We also purchased this really neat wood lattice trellis for the garden that opens up to something that looks like an “A”, but we are going to remove the hardware at the top, and screw the two pieces to the sides of the garden for the cucumbers to crawl up on.  TIP FOR GARDENERS:  We were going to get something that was made of metal for the cucs to climb on, but when we were doing our research, it stated to NOT get anything metal for your climbing vegetables because the metal gets hot and will scorch the vines.  DID NOT KNOW THAT, nor would we have ever thought of that, but it sure makes sense, so if you are getting something for any climbing vegetable in your garden, make sure it is not metal!

Getting all of this done before we actually plant has been a little difficult in our area due to all the weather changes.  One day it can be nice and warm enough for shorts, then the next, we’re back to a heavy coat, so trying to complete our projects has been an off and on kinda thing, so we just have to wing it.  But all in all, we are happy with what we have completed so far, and we’ll continue to work around our weather conditions to ensure everything is in place for next month plantings!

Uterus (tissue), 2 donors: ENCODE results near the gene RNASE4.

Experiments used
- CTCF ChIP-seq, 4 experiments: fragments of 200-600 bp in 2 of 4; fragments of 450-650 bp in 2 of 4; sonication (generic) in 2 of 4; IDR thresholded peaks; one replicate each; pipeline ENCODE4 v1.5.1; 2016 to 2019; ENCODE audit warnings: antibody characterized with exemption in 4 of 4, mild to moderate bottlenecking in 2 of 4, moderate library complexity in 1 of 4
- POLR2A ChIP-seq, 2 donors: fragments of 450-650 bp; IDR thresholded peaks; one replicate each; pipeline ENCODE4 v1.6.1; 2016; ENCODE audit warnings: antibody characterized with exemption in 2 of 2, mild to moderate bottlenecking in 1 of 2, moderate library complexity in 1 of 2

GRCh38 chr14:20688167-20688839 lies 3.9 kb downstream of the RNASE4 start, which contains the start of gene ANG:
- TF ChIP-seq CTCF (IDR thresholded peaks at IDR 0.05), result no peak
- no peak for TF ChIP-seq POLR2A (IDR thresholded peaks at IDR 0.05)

We hope that you all enjoy watching how our garden comes together, and keep watching/checking back often after we get everything planted.  It is an experience for us since we have never done anything like this before, but we have learned so much! 

If anyone is interested in two great gardening sites, here they are:  www.alltomato.com and www.vegetable-gardening-online.com   Both of these sites have the most incredible information, and everything you ever wanted to know about any vegetable, from planting, to picking them, to freezing them, to recipes!  Check them out when you get the chance and let us know how you liked the sites! 

More about beautifying our garden will follow once the rain stops and we can head back outside.  Until later…